Stabilization Policy

How would you assist injured people at the hospital using the same toolkit? Is it even possible? And better yet, do you think that would really work? Well, that's the issue the government runs into when trying to help the economy. The government adopts policies aimed at fostering a successful economy that directly benefit all of its citizens, which is a difficult challenge. An economic policy that helps one group of people could harm another. Increasing interest rates to bring inflation down makes it hard for firms to raise money to grow and hire more people; the rate of unemployment may rise. Low rates, though, can generate inflation as consumption rises and then many people find salary boosts worthless as prices rise. It's all a balancing act. Want to find out how it's done? Continue on!

Stabilization Policy Stabilization Policy

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Table of contents

    Stabilization Policy Definition

    The modification of economic policies by governments to support economic development without substantial swings in joblessness, inflation, and interest rates is referred to as stabilization policy.

    Stabilization policy is the modification of economic policies by governments to support economic growth and development.

    Because the economy fluctuates, governments use fiscal or monetary policies to make sure that the economy is doing well. A stabilization policy is a solution used by governments to mitigate unpredictable price fluctuations that harm an economy's GDP. It is frequently employed as an economic and political tool to maintain the economy's well-being.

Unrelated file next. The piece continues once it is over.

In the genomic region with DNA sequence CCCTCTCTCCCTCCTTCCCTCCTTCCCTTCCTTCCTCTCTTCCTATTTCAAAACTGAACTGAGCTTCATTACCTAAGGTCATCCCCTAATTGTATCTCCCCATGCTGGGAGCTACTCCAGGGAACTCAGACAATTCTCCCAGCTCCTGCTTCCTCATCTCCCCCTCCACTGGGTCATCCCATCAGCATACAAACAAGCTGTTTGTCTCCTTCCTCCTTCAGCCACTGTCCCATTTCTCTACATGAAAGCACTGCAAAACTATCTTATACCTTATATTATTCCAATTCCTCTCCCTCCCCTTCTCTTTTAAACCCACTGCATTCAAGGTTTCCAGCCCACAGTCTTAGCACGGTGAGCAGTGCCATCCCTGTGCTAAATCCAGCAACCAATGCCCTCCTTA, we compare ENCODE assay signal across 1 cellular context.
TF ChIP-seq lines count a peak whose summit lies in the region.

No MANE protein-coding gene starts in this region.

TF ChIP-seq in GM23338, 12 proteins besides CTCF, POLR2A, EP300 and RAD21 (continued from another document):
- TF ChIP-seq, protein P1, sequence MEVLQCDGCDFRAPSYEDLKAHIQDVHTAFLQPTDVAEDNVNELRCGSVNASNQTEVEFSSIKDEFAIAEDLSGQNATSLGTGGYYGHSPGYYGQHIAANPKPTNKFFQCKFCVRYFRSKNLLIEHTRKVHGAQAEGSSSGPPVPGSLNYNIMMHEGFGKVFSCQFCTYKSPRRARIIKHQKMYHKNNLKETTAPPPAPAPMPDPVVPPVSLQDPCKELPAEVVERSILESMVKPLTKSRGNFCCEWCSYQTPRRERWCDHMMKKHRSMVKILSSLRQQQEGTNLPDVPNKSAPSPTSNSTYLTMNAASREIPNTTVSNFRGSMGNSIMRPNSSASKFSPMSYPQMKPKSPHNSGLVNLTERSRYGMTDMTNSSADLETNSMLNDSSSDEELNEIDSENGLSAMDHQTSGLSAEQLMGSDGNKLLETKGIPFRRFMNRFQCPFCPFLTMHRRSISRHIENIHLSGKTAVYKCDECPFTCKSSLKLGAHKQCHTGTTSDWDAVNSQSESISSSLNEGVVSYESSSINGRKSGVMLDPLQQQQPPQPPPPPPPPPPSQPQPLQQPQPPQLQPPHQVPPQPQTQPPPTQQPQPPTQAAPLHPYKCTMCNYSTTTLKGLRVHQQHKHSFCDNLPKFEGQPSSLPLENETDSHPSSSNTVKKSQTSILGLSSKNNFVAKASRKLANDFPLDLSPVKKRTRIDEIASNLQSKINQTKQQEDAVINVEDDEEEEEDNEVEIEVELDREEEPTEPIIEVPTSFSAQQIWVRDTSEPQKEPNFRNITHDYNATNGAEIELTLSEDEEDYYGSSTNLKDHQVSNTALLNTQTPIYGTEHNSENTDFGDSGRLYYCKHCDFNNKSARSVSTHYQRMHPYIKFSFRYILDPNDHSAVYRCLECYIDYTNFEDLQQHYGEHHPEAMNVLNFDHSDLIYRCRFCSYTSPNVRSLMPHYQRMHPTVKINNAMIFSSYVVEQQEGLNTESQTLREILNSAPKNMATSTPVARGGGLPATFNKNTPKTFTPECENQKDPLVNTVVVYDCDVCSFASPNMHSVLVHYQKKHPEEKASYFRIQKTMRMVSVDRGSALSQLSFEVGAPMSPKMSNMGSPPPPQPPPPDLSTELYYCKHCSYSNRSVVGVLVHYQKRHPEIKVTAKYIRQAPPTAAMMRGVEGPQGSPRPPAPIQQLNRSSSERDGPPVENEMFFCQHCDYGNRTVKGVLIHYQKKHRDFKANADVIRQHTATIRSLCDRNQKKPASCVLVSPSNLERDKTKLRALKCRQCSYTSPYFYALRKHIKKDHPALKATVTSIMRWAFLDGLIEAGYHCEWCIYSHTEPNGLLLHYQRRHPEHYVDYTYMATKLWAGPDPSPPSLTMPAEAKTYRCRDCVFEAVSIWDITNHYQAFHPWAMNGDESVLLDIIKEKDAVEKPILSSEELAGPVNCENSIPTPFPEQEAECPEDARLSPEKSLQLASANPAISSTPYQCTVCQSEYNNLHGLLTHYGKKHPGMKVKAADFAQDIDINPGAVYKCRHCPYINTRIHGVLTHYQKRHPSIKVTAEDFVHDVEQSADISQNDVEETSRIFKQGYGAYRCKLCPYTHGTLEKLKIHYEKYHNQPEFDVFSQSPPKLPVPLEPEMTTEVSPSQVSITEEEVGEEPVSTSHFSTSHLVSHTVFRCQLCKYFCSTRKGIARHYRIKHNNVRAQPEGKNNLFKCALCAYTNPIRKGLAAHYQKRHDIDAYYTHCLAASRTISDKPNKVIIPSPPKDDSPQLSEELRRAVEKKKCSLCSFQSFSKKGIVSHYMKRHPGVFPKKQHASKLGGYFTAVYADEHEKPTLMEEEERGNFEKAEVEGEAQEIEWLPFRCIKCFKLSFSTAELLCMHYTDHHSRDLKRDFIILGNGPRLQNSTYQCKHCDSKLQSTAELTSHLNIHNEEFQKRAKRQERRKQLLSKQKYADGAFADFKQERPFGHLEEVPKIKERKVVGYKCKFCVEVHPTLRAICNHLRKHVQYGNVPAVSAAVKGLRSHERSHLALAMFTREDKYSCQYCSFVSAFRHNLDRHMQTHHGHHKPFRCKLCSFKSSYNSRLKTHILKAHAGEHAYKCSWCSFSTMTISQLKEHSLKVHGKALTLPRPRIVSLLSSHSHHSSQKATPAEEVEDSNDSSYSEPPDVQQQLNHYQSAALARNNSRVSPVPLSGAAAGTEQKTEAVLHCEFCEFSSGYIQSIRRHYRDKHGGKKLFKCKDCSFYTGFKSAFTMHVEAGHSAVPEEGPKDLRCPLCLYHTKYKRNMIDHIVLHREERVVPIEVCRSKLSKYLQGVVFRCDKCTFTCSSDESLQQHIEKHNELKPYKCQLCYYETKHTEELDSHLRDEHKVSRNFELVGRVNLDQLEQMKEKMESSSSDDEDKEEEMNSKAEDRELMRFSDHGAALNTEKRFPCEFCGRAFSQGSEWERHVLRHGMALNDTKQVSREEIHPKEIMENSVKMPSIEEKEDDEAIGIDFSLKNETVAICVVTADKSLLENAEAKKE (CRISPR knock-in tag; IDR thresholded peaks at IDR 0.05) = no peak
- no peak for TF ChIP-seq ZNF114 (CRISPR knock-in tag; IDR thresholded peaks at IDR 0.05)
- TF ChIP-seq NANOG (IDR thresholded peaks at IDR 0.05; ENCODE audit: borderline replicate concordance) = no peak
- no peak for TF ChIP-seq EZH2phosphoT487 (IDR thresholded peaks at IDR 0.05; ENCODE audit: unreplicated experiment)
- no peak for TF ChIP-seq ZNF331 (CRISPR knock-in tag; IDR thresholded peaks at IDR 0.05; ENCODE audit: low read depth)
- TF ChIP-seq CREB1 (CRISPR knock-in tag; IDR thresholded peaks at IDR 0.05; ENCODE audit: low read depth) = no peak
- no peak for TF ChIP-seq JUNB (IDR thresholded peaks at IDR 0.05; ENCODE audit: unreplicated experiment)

Types of Stabilization Policy

    The federal government employs two forms of stabilization policy: expansionary and contractionary fiscal policy. Expansionary policy stimulates economic growth when inflation falls under the rate desired by Congress and maximum capacity for employment is not achieved. Expansionary policy is when the federal government moves to lower taxes or increase spending to boost the economy.

    If inflation rises over the amount desired by Congress, the federal government engages in contractionary policy. Contractionary policy is when the federal government increases taxes or reduces spending to slow the economy and reduce inflation.

    Expansionary fiscal policy is when the federal government moves to lower taxes or increase spending to boost the economy.

    Contractionary fiscal policy is when the federal government increases taxes or reduces spending to slow the economy and reduce inflation.

    The Federal Reserve (the central bank of the United States) also employs two forms of stabilization policy: expansionary and contractionary monetary policy. Expansionary policy stimulates economic growth when inflation falls under the rate desired by the central bank and maximum capacity for employment is not achieved. Expansionary policy is when the Federal Reserve moves to lower interest rates to boost the economy.